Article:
Despite my mild horror at the mundanity and ad nauseam repetition of “ok” and “lol,” I had fun playing around with different words in Voyant. I know from personal experience, and can now show with graphs, that we have become lazier texters: note the sudden replacement of “I love you” with “ilu” and the the rise of “lol,” often as a convenient, general shorthand for “I acknowledge the image or anecdote you just shared with me.”

On the subject of “lol,” we have the lol/haha divide. Note the inverse relationship below: as “lol” usage increases, “haha” use decreases. (The two are best visualized on separate charts given that “lol” occurs more than 10 times as frequently as “haha” does.) I use “haha” when I don’t know people very well, for fear that they may feel, as I do, that people who say “lol” a lot are idiots. (“Lol” is the seventh most frequently used word in this corpus.) Once I have established if the person I’m texting also feels this way, i.e. if they use “lol,” I begin to use it or not use it accordingly. Despite this irrational and self-damning prejudice I have against “lol,” I use it all the time and find it to be one of the most helpful methods of connoting tone in text messages — much more so than “haha”, which may explain my preference for “lol”. “You are so late” and “You are so late lol” are completely different messages. But I’m getting away from the point… see “lol” and “haha” graphed below.

The replacement of “you” with “u,” however, I do not interpret as laziness, or as personal preference winning out, but as a form of ironical love language. At some point over the narrative span of this corpus, using “u” was introduced as a joke, because both of us were irked by people texting w/o putting any effort in2 their txts bc it makes it rly hard 2 read n doesnt even save u any time 2 write this way? And then it turned out it maybe does save a tiny bit of time to write “u” instead of “you,” and more importantly “u” began to mean something different in the context of our conversations. Every “u” was not just a shortcut or joke, but had, with humorous origins, entered our shared vocabulary as a now-legitimate convention of our communal language. Language formation in progress! “Ur” for “you’re” follows the same pattern.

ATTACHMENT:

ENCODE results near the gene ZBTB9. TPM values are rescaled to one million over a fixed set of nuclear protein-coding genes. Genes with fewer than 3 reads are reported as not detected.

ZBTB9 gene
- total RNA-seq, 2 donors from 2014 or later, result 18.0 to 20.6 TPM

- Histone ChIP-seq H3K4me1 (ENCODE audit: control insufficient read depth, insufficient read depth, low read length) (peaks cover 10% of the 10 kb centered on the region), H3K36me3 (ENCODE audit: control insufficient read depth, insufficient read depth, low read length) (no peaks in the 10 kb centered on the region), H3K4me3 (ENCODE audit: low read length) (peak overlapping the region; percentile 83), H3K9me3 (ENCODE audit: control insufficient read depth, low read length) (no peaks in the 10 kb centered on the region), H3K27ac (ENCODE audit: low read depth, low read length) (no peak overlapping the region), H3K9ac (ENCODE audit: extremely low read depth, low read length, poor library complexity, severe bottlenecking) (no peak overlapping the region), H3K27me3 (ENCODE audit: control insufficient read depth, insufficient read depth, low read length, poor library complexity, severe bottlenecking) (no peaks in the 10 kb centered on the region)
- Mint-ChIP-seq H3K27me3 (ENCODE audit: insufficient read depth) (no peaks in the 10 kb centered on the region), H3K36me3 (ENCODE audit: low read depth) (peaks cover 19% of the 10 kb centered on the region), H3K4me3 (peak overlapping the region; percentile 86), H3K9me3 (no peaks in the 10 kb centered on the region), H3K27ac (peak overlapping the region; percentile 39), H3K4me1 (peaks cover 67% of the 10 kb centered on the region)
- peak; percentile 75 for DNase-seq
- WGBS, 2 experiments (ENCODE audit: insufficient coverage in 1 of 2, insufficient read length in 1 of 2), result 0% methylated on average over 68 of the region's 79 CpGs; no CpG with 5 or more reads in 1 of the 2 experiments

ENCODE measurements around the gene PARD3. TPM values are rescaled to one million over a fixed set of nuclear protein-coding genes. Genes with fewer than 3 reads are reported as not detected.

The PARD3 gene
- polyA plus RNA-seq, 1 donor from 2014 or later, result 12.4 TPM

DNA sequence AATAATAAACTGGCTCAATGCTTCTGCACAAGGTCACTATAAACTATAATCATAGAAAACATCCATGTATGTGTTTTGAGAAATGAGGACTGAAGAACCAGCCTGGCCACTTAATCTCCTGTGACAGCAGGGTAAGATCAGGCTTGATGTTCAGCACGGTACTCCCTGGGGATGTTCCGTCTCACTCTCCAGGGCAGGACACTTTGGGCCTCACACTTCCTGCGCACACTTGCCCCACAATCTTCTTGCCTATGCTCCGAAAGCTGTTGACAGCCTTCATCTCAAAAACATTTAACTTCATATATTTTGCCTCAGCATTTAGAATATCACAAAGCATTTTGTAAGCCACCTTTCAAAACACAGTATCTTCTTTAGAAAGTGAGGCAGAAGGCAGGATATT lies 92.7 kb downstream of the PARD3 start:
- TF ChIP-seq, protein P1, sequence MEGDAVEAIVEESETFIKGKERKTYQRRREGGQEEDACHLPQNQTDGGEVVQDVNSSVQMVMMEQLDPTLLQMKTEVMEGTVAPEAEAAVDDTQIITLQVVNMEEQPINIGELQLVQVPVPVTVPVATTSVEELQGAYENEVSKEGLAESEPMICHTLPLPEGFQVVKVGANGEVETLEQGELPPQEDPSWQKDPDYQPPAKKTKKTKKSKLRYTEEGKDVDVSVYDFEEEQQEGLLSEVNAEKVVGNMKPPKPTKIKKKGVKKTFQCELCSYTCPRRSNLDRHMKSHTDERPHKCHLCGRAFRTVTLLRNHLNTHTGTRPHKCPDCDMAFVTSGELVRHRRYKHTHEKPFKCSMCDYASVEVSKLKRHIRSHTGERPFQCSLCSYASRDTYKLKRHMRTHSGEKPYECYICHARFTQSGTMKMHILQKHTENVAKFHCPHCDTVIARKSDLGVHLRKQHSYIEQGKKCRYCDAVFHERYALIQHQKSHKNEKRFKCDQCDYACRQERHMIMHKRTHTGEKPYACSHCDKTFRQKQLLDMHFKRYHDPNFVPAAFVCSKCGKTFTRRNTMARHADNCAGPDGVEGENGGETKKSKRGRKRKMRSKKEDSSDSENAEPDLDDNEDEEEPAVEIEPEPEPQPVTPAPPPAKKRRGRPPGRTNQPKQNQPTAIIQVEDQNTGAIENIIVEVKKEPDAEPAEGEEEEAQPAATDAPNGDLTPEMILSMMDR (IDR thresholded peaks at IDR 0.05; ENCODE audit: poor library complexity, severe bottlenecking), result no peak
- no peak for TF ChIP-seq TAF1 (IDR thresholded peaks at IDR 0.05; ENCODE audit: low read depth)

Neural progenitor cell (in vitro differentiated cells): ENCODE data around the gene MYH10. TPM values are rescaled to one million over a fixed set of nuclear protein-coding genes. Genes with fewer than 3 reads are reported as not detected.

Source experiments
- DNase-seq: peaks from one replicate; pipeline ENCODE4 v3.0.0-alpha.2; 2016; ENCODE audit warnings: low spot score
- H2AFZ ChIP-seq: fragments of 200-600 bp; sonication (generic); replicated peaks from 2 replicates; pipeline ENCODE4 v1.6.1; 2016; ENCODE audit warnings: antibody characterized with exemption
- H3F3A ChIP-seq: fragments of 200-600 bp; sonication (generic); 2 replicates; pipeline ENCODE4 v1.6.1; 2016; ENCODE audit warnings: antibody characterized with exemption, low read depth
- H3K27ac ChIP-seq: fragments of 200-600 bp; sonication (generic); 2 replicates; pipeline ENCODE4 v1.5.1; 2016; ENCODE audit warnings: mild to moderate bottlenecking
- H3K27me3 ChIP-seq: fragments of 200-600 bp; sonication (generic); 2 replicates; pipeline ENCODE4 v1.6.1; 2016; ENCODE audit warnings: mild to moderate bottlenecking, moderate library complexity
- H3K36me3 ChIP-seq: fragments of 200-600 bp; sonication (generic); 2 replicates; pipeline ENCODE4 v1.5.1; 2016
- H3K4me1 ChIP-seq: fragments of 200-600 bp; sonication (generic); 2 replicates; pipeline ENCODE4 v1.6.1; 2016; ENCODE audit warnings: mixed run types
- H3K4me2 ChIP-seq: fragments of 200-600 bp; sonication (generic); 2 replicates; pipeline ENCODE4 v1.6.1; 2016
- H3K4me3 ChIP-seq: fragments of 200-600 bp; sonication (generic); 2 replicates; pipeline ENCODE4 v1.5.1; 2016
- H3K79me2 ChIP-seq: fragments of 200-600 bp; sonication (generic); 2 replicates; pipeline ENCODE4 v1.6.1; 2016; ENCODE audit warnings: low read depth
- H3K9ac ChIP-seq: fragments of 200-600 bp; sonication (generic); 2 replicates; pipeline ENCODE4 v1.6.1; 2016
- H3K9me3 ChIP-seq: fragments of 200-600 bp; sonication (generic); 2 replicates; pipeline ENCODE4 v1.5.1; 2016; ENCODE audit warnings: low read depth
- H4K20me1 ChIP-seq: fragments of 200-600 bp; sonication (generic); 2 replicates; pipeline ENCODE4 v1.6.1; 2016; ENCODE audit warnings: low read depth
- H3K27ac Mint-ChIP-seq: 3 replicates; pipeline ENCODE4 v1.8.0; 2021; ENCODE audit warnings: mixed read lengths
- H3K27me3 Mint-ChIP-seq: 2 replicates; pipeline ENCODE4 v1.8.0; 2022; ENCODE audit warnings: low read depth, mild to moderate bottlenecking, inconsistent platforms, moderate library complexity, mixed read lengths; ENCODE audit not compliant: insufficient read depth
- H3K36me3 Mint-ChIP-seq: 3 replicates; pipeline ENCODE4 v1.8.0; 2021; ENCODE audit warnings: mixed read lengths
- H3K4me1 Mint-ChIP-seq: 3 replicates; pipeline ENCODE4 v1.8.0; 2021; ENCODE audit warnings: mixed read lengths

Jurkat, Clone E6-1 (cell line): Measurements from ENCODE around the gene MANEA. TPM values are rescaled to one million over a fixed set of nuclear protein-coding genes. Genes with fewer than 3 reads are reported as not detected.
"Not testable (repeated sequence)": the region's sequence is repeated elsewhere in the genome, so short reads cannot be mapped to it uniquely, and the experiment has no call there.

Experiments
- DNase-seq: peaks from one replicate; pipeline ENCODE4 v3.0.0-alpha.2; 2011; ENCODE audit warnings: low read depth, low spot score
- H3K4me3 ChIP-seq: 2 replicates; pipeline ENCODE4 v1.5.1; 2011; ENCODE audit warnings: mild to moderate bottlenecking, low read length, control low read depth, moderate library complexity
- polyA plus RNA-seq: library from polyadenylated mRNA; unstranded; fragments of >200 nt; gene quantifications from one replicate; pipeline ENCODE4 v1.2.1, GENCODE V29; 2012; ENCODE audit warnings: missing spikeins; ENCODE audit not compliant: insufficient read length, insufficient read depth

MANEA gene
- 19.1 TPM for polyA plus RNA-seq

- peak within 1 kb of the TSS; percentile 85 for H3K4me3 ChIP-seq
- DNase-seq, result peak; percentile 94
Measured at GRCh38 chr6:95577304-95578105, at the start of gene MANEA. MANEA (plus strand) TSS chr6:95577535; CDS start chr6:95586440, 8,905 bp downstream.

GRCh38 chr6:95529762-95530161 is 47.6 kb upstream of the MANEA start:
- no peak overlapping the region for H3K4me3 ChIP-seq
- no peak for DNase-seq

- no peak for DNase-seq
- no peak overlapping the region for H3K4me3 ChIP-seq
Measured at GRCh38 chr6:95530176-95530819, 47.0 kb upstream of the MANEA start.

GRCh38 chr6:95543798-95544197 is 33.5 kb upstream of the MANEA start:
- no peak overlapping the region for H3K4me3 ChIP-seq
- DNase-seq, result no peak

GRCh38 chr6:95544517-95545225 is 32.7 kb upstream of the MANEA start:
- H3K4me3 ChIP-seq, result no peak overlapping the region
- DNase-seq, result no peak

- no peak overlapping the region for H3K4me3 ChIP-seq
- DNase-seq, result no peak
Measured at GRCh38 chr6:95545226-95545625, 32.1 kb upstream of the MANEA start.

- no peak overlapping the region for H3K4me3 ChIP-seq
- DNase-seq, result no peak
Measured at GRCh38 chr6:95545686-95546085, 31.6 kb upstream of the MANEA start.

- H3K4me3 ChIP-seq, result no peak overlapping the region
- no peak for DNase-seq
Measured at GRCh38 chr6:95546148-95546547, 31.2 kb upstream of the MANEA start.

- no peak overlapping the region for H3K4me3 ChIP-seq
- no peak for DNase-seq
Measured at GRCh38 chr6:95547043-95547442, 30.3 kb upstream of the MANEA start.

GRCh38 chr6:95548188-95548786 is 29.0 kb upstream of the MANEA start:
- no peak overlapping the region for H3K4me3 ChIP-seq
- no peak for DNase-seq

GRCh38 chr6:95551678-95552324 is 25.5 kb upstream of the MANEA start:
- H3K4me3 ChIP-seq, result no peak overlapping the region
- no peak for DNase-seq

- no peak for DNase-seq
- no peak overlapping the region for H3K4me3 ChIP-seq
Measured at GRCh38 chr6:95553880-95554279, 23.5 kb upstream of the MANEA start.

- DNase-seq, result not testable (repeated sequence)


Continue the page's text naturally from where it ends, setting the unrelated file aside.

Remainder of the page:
With more time, I would like to evaluate language from each author in this corpus. It is co-written (52% from me, 48% to me) and each word is directly traceable back to one author. Do we write the same? Differently? Adopt the same conventions over time? My guess is that our language use converges over time, but I didn’t have time to answer that question for this project.

I began this text analysis feeling pretty disappointed with the data. But through the process of assigning meaning to some of the patterns I noticed, I have come to appreciate the data more. I also admit to myself that once I had the thought that text messaging– writing tiny updates about ourselves to others– is a modern epistolary form, I perhaps subconsciously expected it to follow in the footsteps of Evelina… which is an obviously ridiculous comparison to draw. Or for it to evoke to some extent the letters written between my grandparents and great-grandparents, which is a slightly less ridiculous expectation but one that was still by no means lived up to. Composing a letter is a world away from composing a text message. Editing vs. impulse. Text messages are “big data” in a way that letters will never be, regardless of the volume of a corpus.

Would it be fascinating or incredibly tedious to read through your grandparents’ text conversations? Probably a bit of both, satisfying in some ways and completely insufficient in others. It’s not a question that we can answer now, but let’s check again in fifty years.

A Tale of Two Train Lines (please forgive this egregious title)

I. Project background, map images, conclusions

I grew up mostly in Westchester, and viewed MetroNorth Railroad (MNR) as an escape route from the suburbs. I lived along the Harlem Line, which makes stops between Grand Central Terminal and the ambiguously-named Southeast. Less than 10% of trains each day also connect to a transfer at Southeast that runs further north, an 30 additional miles up to Wassaic in Dutchess County. My most-traveled path is from the town where my parents live to Grand Central, off peak. However, the more I’ve taken the train in recent years (particularly when I take a new combinations of stops to reach my students via public transport, or when I ride at an unusual time), the more I observe that the Harlem Line train serves, obviously, many more purposes than just my own. I guess it’s what I already had words for from Kevin Lynch’s mental maps, but each person’s map of the same geography will be different. 

Harlem Line Metro North Stops

This particular project was motivated by a phrase I had heard used a couple times in reference to this train line: “the nanny train.” This is a blunt shorthand for the observed phenomenon of women of color riding from stations in affluent, majority-white towns in Northern Westchester (where they work) to stations further south that generally serve communities of color in the Bronx and Southern Westchester (where they live). The question that motivated this map was “Is there actually a ‘nanny train,’ and can I visualize its existence?”